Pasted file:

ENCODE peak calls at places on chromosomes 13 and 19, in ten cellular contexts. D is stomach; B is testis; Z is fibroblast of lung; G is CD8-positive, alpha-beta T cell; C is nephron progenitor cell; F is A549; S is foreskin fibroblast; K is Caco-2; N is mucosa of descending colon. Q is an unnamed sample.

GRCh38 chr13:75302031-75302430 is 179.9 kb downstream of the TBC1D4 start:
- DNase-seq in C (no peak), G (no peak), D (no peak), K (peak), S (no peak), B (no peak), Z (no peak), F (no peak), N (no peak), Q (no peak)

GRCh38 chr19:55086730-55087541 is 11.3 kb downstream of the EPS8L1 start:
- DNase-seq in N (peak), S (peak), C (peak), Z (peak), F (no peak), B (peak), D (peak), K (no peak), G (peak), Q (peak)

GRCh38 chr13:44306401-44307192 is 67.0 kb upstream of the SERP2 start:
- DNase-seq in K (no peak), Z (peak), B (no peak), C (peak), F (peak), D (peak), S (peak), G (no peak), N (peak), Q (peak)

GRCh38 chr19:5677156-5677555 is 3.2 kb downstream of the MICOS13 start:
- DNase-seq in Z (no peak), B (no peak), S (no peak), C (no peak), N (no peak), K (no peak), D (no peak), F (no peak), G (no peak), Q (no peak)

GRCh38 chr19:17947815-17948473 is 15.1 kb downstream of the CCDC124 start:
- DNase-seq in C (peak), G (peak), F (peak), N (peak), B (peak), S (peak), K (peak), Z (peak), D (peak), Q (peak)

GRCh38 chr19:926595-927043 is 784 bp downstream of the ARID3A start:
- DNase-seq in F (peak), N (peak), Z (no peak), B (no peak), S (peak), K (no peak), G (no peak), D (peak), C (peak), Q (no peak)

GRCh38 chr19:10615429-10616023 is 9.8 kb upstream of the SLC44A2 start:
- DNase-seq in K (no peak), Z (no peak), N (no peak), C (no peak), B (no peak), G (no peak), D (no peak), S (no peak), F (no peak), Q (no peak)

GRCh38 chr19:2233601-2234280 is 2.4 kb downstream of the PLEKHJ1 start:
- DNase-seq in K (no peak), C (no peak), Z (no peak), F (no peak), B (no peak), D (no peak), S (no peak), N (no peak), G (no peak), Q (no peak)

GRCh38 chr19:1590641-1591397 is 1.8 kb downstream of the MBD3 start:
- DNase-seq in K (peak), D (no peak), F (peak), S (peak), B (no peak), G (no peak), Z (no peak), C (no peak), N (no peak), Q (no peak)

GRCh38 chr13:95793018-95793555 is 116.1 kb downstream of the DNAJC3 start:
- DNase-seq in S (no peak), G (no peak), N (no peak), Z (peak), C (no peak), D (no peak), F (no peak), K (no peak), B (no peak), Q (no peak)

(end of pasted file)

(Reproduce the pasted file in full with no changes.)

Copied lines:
ENCODE peak calls at places on chromosomes 13 and 19, in ten cellular contexts. D is stomach; B is testis; Z is fibroblast of lung; G is CD8-positive, alpha-beta T cell; C is nephron progenitor cell; F is A549; S is foreskin fibroblast; K is Caco-2; N is mucosa of descending colon. Q is an unnamed sample.

GRCh38 chr13:75302031-75302430 is 179.9 kb downstream of the TBC1D4 start:
- DNase-seq in C (no peak), G (no peak), D (no peak), K (peak), S (no peak), B (no peak), Z (no peak), F (no peak), N (no peak), Q (no peak)

GRCh38 chr19:55086730-55087541 is 11.3 kb downstream of the EPS8L1 start:
- DNase-seq in N (peak), S (peak), C (peak), Z (peak), F (no peak), B (peak), D (peak), K (no peak), G (peak), Q (peak)

GRCh38 chr13:44306401-44307192 is 67.0 kb upstream of the SERP2 start:
- DNase-seq in K (no peak), Z (peak), B (no peak), C (peak), F (peak), D (peak), S (peak), G (no peak), N (peak), Q (peak)

GRCh38 chr19:5677156-5677555 is 3.2 kb downstream of the MICOS13 start:
- DNase-seq in Z (no peak), B (no peak), S (no peak), C (no peak), N (no peak), K (no peak), D (no peak), F (no peak), G (no peak), Q (no peak)

GRCh38 chr19:17947815-17948473 is 15.1 kb downstream of the CCDC124 start:
- DNase-seq in C (peak), G (peak), F (peak), N (peak), B (peak), S (peak), K (peak), Z (peak), D (peak), Q (peak)

GRCh38 chr19:926595-927043 is 784 bp downstream of the ARID3A start:
- DNase-seq in F (peak), N (peak), Z (no peak), B (no peak), S (peak), K (no peak), G (no peak), D (peak), C (peak), Q (no peak)

GRCh38 chr19:10615429-10616023 is 9.8 kb upstream of the SLC44A2 start:
- DNase-seq in K (no peak), Z (no peak), N (no peak), C (no peak), B (no peak), G (no peak), D (no peak), S (no peak), F (no peak), Q (no peak)

GRCh38 chr19:2233601-2234280 is 2.4 kb downstream of the PLEKHJ1 start:
- DNase-seq in K (no peak), C (no peak), Z (no peak), F (no peak), B (no peak), D (no peak), S (no peak), N (no peak), G (no peak), Q (no peak)

GRCh38 chr19:1590641-1591397 is 1.8 kb downstream of the MBD3 start:
- DNase-seq in K (peak), D (no peak), F (peak), S (peak), B (no peak), G (no peak), Z (no peak), C (no peak), N (no peak), Q (no peak)

GRCh38 chr13:95793018-95793555 is 116.1 kb downstream of the DNAJC3 start:
- DNase-seq in S (no peak), G (no peak), N (no peak), Z (peak), C (no peak), D (no peak), F (no peak), K (no peak), B (no peak), Q (no peak)